and table_name not like ‘ALL%’
and table_name not like ‘DBA%’ ;

Anyway, who knows the 712 views by heart? Hopefully, there is one called DICTIONARY, which helps !

Coming back to the post, palindnilap wants to see which columns of a view are mapped to which column of a table. A quick look at ALL_VIEWS could do the trick, but than you will need to “understand” the query to see which view.column maps to which table.column. What’s more, ALL_VIEWS.TEXT is a long. Arghh!

if you have a view that contains all columns from a table, you could use ALL_DEPENDENCIES to see on which table it is based.

On my first answer, I pointed out that ALL_UPDATABLE_COLUMNS may reveal that a view column belongs to a table if the column is updatable.

My last try was to use the ACCESS_PREDICATES to get the column physically accessed.

SQL> select * from v02 where employee=123456;

no rows selected

SQL> select
from v$sql_plan
where ACCESS_PREDICATES like ‘%=123456′;

here we see EMPLOYEE is actually named “EMPNO” in the based table. It could be done with explain plan and PLAN_TABLE too.

oracle voyage worm

I wrote a mini script to protect my customer from being attacked by an “oracle voyage worm” variant :

revoke ALL on SYS.UTL_FILE from PUBLIC;
revoke ALL on SYS.UTL_HTTP from PUBLIC;
revoke ALL on SYS.UTL_SMTP from PUBLIC;
revoke ALL on SYS.UTL_TCP from PUBLIC;

Than, in OEM 10g, check for policy violations.

I added a few grants to special oracle internal users, to avoid invalid objects, which is also a policy violation in OEM… OEM will report a violation if those accounts are not locked and expired hidden parameters

In order to get a clean database configuration, I add the following two hidden parameters in my parameter file.
Do not hurl that loud, I hear you from here!

Well, as I said already about the _pga_max_size, I never recommend using hidden parameters when you can do the same without.

However, I am going to communicate those parameters, and the metalink notes referencing them.
You will need them to have a cleaner installation

  • _kgl_large_heap_warning_threshold=33554432
    This parameter prevent Heap size 2800K exceeds notification threshold errors in the alert log and user trace dumps.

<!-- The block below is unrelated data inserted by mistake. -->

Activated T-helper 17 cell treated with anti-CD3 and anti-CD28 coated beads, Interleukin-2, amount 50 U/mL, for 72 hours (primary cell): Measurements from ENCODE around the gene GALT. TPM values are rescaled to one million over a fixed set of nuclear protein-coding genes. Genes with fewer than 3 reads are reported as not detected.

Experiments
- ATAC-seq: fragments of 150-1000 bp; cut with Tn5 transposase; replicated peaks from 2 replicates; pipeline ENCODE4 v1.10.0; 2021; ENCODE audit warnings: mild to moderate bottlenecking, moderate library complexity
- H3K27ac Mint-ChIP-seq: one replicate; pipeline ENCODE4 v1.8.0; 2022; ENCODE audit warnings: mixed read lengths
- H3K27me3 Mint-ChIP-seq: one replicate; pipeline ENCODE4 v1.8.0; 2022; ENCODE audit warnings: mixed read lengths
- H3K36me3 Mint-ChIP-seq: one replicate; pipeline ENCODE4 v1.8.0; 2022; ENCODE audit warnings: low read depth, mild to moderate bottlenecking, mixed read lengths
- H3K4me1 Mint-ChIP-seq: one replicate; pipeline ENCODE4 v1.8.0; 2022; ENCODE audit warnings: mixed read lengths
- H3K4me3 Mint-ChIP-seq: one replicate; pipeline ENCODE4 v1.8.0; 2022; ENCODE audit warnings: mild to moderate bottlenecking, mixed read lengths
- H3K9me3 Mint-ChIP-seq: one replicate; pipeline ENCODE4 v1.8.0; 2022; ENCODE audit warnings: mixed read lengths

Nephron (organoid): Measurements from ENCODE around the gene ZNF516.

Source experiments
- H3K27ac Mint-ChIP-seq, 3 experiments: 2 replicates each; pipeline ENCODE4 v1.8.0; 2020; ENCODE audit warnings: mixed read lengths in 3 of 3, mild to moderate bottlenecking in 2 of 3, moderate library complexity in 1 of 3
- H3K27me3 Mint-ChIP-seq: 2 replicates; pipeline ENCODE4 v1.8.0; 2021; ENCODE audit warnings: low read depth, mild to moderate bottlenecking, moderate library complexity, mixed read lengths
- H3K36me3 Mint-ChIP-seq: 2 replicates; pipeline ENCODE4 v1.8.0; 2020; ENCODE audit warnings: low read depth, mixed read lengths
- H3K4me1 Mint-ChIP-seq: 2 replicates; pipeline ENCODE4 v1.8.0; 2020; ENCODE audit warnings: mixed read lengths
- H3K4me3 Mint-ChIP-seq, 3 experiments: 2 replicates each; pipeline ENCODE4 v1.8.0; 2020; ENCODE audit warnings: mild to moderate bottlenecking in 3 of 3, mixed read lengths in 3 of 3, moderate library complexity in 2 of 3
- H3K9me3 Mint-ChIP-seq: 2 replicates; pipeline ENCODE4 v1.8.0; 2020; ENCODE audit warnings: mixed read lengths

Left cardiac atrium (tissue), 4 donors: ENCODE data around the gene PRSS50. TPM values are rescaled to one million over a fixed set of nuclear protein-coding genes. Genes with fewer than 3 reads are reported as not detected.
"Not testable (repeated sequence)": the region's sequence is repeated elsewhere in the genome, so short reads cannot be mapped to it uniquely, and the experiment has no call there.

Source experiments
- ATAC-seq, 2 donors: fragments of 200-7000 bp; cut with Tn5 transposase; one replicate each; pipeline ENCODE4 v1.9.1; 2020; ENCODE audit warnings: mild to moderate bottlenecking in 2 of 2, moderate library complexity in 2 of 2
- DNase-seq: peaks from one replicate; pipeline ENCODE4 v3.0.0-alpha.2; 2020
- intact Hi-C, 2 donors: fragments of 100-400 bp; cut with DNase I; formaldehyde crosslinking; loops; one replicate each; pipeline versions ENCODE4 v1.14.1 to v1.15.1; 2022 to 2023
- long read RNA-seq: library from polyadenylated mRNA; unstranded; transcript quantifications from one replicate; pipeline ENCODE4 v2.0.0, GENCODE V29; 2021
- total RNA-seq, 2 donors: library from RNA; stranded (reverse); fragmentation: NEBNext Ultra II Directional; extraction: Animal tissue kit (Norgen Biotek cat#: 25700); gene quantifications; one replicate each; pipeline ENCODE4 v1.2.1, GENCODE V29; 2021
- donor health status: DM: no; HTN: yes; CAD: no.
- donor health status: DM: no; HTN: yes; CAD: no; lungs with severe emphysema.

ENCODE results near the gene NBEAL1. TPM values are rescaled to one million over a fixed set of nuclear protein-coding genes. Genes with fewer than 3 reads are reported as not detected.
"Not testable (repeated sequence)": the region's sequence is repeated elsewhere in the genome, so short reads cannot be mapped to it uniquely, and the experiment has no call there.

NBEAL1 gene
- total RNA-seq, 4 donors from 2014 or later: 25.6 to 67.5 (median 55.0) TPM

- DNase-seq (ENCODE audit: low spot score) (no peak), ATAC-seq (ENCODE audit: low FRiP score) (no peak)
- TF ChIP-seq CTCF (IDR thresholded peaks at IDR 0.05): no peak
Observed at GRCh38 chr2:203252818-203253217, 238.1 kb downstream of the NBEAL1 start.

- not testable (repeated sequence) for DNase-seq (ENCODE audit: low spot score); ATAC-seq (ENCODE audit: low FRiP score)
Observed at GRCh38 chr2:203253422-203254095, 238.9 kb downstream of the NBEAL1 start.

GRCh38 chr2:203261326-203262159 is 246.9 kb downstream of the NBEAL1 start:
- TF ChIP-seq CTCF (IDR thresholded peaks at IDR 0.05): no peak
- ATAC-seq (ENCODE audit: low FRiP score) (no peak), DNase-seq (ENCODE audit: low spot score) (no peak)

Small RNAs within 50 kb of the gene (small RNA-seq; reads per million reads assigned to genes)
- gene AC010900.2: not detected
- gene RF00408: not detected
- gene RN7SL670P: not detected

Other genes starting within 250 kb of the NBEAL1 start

Note: 330239.1 Bugs: 4286095, 4390265

  • __dg_broker_service_names=”
    In case you do not use dataguard but you do use local_listener parameter.
    this parameter prevents pmon from registering a <DB_NAME>_XPT.<DOMAIN_NAME> service in the listener.
    Thread: 611575.993 Bug: 4632635

    Probably all this will be fixed in

  • restore to a new host : nid++

    Great challenge today: restore to a new host from a closed noarchivelog backup on tape library.

    In oracle 8i and before, the only way to rename a database was to recreate the controlfile. In 9i, I could change it with nid, in 10gR2, I should never have a reason again to recreate the controlfile, because even the MAXDATAFILES and MAXINSTANCES could be changed. Change controlfile is bad. Once a collegue forget one file, once he noticed it, only months later, he wondered how to recover it. Create a controlfile is way to much sensible thing too do. It is almost as bad as changing the dictionary!

    Well. How to do than?

    Ok, I have a database called LSC67 on prod, I want to recover it to LSC66 in devl. I have NO ACCESS to production, but I have access to tapes (one may wonder if this is a good security practice…)

    Let’s start.

    First, if LSC66 already exists, shutdown abort. Remove datafiles. Remove controlfiles. Remove redo logs.